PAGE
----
You Must Give to Receive: How Sharing Can Prevent the Next Big Attack

It’s time for the cybersecurity industry to stop talking about information sharing.  

Before you get out the flamethrowers, though, let me add – it’s time for the cybersecurity industry to start doing information sharing. More specifically, the industry needs to share threat intelligence at speed and at scale.  

This fundamental idea drives the CTA’s main project. Through its members, the CTA has developed a different kind of cyber threat intelligence sharing platform and organization. This platform and associated sharing rules enable our members to more effectively prevent and disrupt intrusion, attacks, and other kinds of malicious activity. We have started the process of “doing” intelligence sharing in the cybersecurity industry.  

Consider this: many cybersecurity companies spend time gathering threat intelligence that they use to update their own products, or to better protect their customers. Often times, this information is seen as the “competitive differentiator” that no cyber or security company would ever want out in the open. They certainly wouldn’t want to share this information with their biggest competitors in the market.

Yet, the truth is, that approach hasn’t worked. Every security company knows this fact. No security company nor the U.S. government has all of the threat intelligence needed to combat every threat. So while we want and need strong competition in the cybersecurity industry, we need that competition to play out differently. It should occur not primarily on the raw quantity of data, but rather on the quality of the data and what people actually do with it. The real competition lies in the analytics that companies put behind the data, the way they integrate it into their products or business models, and how they use it to protect customers.

Shift the Cybersecurity Conversation to Sharing

The big picture here is to encourage a mindset shift — to demonstrate that cybersecurity companies can share cyber threat intelligence while maintaining strong market competition, thereby making everyone better off. By sharing cyber threat intelligence at speed and at scale, we can improve defenses against advanced cyber adversaries across our member’s organizations and their customers. We can also advance the cybersecurity of critical information technology infrastructures and increase the integrity and efficiency of information systems.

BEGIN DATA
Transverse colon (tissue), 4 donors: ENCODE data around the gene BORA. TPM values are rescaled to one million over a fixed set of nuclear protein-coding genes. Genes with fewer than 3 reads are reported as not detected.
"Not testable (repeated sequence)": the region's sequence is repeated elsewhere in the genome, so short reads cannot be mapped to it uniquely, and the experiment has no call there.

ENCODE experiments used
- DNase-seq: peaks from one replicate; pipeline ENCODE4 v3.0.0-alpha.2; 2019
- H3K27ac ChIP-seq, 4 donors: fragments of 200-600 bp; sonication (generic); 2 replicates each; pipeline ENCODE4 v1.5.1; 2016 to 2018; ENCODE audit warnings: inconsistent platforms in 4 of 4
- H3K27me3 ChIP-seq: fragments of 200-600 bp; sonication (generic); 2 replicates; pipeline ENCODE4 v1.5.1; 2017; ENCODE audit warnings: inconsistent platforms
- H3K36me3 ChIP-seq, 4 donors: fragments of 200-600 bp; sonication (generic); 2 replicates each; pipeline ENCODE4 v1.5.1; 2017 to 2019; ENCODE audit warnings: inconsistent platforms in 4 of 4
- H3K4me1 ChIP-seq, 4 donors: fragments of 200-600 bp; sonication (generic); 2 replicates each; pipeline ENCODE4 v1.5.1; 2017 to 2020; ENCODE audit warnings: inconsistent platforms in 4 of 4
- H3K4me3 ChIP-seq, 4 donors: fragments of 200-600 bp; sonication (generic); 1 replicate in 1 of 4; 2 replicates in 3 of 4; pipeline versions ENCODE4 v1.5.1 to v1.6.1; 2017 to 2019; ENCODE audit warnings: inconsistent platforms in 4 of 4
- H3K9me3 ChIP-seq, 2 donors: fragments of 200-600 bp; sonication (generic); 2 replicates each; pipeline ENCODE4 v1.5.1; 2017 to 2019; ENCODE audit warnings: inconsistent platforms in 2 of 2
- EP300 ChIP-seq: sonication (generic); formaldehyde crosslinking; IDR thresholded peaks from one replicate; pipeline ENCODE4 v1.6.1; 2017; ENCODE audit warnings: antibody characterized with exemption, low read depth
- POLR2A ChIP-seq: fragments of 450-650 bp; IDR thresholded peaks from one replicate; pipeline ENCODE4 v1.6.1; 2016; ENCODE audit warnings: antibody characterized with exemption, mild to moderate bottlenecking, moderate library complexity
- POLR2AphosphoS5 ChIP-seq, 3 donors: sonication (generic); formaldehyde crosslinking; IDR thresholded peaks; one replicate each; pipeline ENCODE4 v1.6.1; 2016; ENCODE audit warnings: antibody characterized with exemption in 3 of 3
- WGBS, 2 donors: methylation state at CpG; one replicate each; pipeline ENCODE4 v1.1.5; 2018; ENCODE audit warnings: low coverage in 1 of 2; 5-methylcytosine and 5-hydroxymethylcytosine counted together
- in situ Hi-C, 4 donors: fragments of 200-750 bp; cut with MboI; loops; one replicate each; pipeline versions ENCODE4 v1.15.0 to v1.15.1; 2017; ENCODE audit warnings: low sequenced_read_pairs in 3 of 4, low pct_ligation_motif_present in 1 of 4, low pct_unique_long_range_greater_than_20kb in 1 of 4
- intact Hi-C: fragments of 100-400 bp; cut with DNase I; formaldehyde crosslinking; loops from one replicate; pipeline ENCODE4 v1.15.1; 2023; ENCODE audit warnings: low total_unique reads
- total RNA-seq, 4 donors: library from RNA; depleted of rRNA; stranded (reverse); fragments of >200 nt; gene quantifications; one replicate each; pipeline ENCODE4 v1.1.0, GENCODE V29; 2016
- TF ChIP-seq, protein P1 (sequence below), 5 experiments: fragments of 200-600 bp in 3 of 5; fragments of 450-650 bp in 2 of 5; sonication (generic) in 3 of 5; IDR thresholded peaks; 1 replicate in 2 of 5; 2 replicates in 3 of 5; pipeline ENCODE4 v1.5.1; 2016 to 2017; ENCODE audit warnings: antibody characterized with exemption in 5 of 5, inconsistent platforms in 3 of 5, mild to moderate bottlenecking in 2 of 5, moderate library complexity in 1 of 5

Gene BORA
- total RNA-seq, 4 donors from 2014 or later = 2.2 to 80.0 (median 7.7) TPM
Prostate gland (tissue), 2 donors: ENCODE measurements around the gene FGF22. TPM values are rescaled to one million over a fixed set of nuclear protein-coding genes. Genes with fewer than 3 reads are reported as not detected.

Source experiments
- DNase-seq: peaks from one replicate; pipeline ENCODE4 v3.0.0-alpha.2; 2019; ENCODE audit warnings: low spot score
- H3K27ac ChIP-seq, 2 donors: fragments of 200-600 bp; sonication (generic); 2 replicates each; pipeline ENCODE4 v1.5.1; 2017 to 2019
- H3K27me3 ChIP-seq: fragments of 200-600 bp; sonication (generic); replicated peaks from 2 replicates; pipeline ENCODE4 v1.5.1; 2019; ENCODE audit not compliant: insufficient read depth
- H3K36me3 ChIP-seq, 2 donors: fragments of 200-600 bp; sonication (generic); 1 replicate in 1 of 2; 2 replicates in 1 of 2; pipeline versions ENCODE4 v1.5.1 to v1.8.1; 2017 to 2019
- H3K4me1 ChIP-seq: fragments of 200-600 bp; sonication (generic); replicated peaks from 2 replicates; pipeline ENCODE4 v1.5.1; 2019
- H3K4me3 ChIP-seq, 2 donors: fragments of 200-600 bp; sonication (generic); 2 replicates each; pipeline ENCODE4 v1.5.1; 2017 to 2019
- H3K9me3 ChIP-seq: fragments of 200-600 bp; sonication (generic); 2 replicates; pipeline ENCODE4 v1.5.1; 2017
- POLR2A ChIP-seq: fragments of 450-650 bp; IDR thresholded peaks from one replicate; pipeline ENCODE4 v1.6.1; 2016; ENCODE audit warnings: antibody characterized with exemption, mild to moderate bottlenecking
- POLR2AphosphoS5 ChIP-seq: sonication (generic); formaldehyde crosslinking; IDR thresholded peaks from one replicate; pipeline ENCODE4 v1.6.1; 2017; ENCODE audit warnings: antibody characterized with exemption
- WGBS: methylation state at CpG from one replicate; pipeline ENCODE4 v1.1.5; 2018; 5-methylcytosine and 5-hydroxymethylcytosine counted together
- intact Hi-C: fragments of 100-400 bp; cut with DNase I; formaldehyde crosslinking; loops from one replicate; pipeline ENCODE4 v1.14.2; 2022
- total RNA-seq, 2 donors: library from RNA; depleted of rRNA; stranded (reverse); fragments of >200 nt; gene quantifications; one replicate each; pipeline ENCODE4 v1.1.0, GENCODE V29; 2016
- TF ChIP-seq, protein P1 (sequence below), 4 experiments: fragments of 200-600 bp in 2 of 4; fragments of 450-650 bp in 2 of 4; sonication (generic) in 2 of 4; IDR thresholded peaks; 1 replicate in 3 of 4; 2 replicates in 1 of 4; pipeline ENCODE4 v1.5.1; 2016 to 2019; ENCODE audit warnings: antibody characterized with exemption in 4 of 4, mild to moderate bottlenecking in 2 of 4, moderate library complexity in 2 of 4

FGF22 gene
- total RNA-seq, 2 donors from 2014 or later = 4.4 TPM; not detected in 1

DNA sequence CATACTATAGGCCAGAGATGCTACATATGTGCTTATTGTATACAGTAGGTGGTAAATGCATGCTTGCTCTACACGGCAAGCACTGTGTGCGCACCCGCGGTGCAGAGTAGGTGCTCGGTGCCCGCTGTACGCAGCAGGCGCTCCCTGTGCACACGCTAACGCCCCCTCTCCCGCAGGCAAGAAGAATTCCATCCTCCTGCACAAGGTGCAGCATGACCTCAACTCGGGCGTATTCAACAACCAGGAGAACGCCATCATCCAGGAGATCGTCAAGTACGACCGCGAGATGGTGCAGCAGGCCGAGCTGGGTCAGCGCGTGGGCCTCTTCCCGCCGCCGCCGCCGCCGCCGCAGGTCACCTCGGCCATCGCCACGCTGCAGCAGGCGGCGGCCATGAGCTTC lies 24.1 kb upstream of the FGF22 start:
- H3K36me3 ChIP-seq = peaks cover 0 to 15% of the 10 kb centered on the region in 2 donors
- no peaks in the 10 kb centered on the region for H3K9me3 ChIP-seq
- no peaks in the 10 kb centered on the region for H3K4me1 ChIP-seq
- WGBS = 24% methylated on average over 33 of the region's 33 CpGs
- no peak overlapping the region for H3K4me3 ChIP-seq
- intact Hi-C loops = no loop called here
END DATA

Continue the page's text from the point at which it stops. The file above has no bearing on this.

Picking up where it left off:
But there’s more. The CTA also enables intelligence sharing at human speeds through enabling the cybersecurity industry to collaborate more effectively. Take for instance the WannaCry worldwide ransomware attack earlier this year. During this attack, we assembled the threat intelligence units from all CTA members. As a result of this collaboration, members were able to discuss notes and gain insights more quickly than they would have been able to do on their own. In turn, they were better able to protect their customers and the entire digital ecosystem.  

Over the last few years, may information sharing alliances have emerged, and that’s a good thing. But the CTA is taking on the hard business of making such a sharing alliance work in the cybersecurity industry. If we can change how we share threat intelligence and enable it to happen regularly in the cybersecurity industry, then we can start to make progress against the cyber threats that plague us.   

Author: Michael Daniel

As President and CEO of CTA, Michael Daniel leads the team and oversees the organization’s operations. Prior to joining the CTA, Michael served from June 2012 to January 2017 as Special Assistant to President Obama and Cybersecurity Coordinator on the National Security Council Staff. In this role, he led the development of national cybersecurity strategy and policy, and ensured that the U.S. government effectively partnered with the private sector, non-governmental organizations, and other nations.